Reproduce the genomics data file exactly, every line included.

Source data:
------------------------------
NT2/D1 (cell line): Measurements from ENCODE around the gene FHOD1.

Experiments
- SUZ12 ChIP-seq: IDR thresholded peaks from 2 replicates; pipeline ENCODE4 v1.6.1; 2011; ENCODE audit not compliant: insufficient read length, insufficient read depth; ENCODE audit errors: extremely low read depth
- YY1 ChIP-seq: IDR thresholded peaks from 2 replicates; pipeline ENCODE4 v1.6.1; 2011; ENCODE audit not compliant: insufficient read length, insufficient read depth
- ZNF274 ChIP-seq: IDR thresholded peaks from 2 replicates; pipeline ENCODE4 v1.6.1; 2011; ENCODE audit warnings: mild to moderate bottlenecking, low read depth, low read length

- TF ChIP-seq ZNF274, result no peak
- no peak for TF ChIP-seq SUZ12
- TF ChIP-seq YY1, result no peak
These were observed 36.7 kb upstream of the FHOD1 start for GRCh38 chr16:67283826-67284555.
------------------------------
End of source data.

NT2/D1 (cell line): Measurements from ENCODE around the gene FHOD1.

Experiments
- SUZ12 ChIP-seq: IDR thresholded peaks from 2 replicates; pipeline ENCODE4 v1.6.1; 2011; ENCODE audit not compliant: insufficient read length, insufficient read depth; ENCODE audit errors: extremely low read depth
- YY1 ChIP-seq: IDR thresholded peaks from 2 replicates; pipeline ENCODE4 v1.6.1; 2011; ENCODE audit not compliant: insufficient read length, insufficient read depth
- ZNF274 ChIP-seq: IDR thresholded peaks from 2 replicates; pipeline ENCODE4 v1.6.1; 2011; ENCODE audit warnings: mild to moderate bottlenecking, low read depth, low read length

- TF ChIP-seq ZNF274, result no peak
- no peak for TF ChIP-seq SUZ12
- TF ChIP-seq YY1, result no peak
These were observed 36.7 kb upstream of the FHOD1 start for GRCh38 chr16:67283826-67284555.